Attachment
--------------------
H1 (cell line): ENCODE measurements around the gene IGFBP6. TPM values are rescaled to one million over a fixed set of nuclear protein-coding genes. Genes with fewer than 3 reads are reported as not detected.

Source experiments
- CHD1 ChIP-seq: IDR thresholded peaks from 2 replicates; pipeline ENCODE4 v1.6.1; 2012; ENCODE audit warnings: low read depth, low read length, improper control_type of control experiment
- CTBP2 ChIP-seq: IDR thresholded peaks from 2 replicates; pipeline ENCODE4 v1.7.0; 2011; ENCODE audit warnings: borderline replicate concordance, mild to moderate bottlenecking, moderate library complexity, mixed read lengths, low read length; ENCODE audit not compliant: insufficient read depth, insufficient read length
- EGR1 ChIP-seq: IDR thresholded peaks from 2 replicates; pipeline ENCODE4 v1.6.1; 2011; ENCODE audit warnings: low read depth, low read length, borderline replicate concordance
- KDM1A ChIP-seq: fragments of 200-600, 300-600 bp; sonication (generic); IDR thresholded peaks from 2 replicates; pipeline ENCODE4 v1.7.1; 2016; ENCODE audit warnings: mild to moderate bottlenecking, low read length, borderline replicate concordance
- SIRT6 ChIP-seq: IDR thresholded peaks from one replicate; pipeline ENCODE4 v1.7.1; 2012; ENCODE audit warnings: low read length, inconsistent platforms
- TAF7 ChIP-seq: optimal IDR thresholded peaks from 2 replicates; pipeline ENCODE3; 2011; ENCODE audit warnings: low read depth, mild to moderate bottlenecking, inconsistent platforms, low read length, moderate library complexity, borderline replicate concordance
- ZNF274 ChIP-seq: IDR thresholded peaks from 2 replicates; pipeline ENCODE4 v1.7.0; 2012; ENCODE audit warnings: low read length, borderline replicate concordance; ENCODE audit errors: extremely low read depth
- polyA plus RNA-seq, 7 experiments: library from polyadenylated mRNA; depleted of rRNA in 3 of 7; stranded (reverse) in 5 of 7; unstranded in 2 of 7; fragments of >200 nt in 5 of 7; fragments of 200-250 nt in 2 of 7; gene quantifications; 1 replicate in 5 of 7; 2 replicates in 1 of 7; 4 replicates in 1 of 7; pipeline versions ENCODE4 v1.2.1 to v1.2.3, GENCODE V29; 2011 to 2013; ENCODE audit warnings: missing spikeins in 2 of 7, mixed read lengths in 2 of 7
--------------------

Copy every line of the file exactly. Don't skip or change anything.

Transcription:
H1 (cell line): ENCODE measurements around the gene IGFBP6. TPM values are rescaled to one million over a fixed set of nuclear protein-coding genes. Genes with fewer than 3 reads are reported as not detected.

Source experiments
- CHD1 ChIP-seq: IDR thresholded peaks from 2 replicates; pipeline ENCODE4 v1.6.1; 2012; ENCODE audit warnings: low read depth, low read length, improper control_type of control experiment
- CTBP2 ChIP-seq: IDR thresholded peaks from 2 replicates; pipeline ENCODE4 v1.7.0; 2011; ENCODE audit warnings: borderline replicate concordance, mild to moderate bottlenecking, moderate library complexity, mixed read lengths, low read length; ENCODE audit not compliant: insufficient read depth, insufficient read length
- EGR1 ChIP-seq: IDR thresholded peaks from 2 replicates; pipeline ENCODE4 v1.6.1; 2011; ENCODE audit warnings: low read depth, low read length, borderline replicate concordance
- KDM1A ChIP-seq: fragments of 200-600, 300-600 bp; sonication (generic); IDR thresholded peaks from 2 replicates; pipeline ENCODE4 v1.7.1; 2016; ENCODE audit warnings: mild to moderate bottlenecking, low read length, borderline replicate concordance
- SIRT6 ChIP-seq: IDR thresholded peaks from one replicate; pipeline ENCODE4 v1.7.1; 2012; ENCODE audit warnings: low read length, inconsistent platforms
- TAF7 ChIP-seq: optimal IDR thresholded peaks from 2 replicates; pipeline ENCODE3; 2011; ENCODE audit warnings: low read depth, mild to moderate bottlenecking, inconsistent platforms, low read length, moderate library complexity, borderline replicate concordance
- ZNF274 ChIP-seq: IDR thresholded peaks from 2 replicates; pipeline ENCODE4 v1.7.0; 2012; ENCODE audit warnings: low read length, borderline replicate concordance; ENCODE audit errors: extremely low read depth
- polyA plus RNA-seq, 7 experiments: library from polyadenylated mRNA; depleted of rRNA in 3 of 7; stranded (reverse) in 5 of 7; unstranded in 2 of 7; fragments of >200 nt in 5 of 7; fragments of 200-250 nt in 2 of 7; gene quantifications; 1 replicate in 5 of 7; 2 replicates in 1 of 7; 4 replicates in 1 of 7; pipeline versions ENCODE4 v1.2.1 to v1.2.3, GENCODE V29; 2011 to 2013; ENCODE audit warnings: missing spikeins in 2 of 7, mixed read lengths in 2 of 7